The report states that the opening of JCoSS in 2010 “will provide a configuration of Jewish secondary schools in London that could not be better if it had been planned”. These range across the geographical and religious spectrum. However, “the major cloud on this sunny horizon is numbers”. All five existing secondary schools are confident they will meet their targets for 2008-9, with the September intake up by more than 10 per cent. This, says the report, “would be a remarkable achievement and indicate a step-change in the demand for Jewish secondary education”. The report sets out the case for and against whether the increase can be maintained. Ultimately the commission believes it will not, warning the community to prepare for admitting non-Jews. It recommends commissioning new research “to investigate … the changing attitudes of Jewish parents to Jewish schooling”.
Drastic action is advocated to rescue the situation in Redbridge through a campus solution, with Ilford Jewish Primary School moving in with King Solomon and even adding the Sinclair House community centre to the mix. The commission says Redbridge cannot sustain four forms of entry to its two Jewish primary schools — and five in King Solomon High. Demographic projections show the primary Year 1 pool of children dropping from 160 in 2005-06 to 139 by 2012-13. The pool of secondary first-year candidates will fall from 196 in 2005-06 to 170 by 2012-13. “Doing nothing in Redbridge is only an option if people are sanguine about the Jewish schools enrolling a significant proportion of non-Jewish children in the near future.” It recommends the creation of a Redbridge Community Change Project to implement a programme to strengthen the schools and the community.
All mainstream schools are facing declining Jewish populations with the exception of Manchester, but the commission has not had the time to study the situation in the depth it would like. However, with the lack of pupils to create a Jewish secondary school in Leeds, the recommendation is for the setting up of a formal relationship with King David Manchester.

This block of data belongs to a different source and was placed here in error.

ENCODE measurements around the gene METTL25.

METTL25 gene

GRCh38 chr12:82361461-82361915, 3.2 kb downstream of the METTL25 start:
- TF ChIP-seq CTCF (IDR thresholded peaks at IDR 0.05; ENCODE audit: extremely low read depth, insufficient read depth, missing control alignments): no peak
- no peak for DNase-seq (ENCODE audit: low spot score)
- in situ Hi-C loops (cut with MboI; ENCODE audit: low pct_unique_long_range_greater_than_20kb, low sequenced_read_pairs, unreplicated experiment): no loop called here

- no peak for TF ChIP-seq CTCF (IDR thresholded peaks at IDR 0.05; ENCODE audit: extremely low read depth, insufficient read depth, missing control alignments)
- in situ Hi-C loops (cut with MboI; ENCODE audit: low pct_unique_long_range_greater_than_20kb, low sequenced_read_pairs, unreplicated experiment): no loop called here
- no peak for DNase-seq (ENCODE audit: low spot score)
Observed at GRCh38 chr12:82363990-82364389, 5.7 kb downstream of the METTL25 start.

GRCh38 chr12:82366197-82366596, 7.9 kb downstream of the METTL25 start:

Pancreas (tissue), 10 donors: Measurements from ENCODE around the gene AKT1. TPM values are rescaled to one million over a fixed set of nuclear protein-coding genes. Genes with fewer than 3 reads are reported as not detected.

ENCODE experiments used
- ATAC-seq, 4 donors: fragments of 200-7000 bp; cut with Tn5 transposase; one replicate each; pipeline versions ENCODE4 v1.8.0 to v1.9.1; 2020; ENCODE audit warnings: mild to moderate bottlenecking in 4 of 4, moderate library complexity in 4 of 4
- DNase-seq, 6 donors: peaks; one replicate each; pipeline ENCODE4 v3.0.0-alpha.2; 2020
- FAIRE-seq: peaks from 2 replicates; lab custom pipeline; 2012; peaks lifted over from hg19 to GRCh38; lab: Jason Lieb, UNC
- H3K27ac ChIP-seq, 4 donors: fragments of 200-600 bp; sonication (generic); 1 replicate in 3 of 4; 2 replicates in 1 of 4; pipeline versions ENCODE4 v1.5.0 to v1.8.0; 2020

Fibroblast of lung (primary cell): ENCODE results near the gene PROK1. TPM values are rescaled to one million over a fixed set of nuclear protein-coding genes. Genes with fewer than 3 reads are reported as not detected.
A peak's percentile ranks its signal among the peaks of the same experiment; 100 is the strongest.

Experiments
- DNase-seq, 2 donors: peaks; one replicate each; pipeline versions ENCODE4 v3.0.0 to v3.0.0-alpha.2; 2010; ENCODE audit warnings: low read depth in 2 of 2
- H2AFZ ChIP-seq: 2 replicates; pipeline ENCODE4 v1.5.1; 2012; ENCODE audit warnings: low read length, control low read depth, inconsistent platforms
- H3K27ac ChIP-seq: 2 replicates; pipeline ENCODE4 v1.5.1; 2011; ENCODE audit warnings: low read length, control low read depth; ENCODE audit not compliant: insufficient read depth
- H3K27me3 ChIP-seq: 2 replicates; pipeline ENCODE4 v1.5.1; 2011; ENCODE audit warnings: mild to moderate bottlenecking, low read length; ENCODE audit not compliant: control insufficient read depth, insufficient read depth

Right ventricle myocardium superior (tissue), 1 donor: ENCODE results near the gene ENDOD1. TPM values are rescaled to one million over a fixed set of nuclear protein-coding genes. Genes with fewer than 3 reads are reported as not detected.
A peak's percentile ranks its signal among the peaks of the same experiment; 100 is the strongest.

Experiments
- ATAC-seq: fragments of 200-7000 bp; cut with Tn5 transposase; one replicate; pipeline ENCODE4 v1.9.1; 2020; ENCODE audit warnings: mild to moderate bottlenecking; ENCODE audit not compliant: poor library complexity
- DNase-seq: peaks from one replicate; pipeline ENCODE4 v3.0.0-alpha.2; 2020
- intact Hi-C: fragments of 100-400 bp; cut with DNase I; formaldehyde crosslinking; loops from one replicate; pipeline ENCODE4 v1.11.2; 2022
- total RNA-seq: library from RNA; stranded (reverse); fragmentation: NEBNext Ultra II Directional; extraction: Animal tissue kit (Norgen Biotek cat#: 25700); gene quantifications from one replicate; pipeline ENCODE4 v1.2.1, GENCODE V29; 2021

The commission calls for regular reports on the supply of Jewish Studies teachers, particularly as the new schools develop. It is also concerned at the number of Jewish Studies teachers who do not have professional teaching qualifications. The report bemoans the lack of a national Jewish Studies curriculum — and while praising UJIA’s investment in the Jewish Curriculum Partnership, detects “a degree of impatience in some quarters with the time the work is taking”.
Problems Over voluntary contributions to pay for Jewish Studies and security have been highlighted in the JC. The commission takes this forward by recommending research into parental attitudes to identify ways in which the numbers paying can be increased. The commission even looked at abolishing voluntary contributions, instead collecting funds communally. However, there was pessimism at the likelihood of raising the £10 million needed annually. Another idea was for communal organisations which sell assets to invest a percentage in a Jewish Schools Endowment Fund.CHAREDIM
The Commission quotes a 2006 report calling for the 60-70 independent schools in the Charedi community to become part of the maintained (government-funded) sector. However, it recognises the big fear of independent Charedi schools of having to take non-Jews. The commission recommends that the Department for Children, Families and Schools agrees a five-year exemption to the rules on unfilled places for schools moving into the state sector.
A strategic agency to look after Jewish education is unnecessary, not least because of the difficulty in bringing together the many existing organisations. The commission suggests the creation of the Schools Strategy Implementation Group, to be chaired by property entrepreneur Leo Noé. This will consider all the recommendations of the commission and bring those approved to fruition. It is envisioned that the group will exist for no more than three years.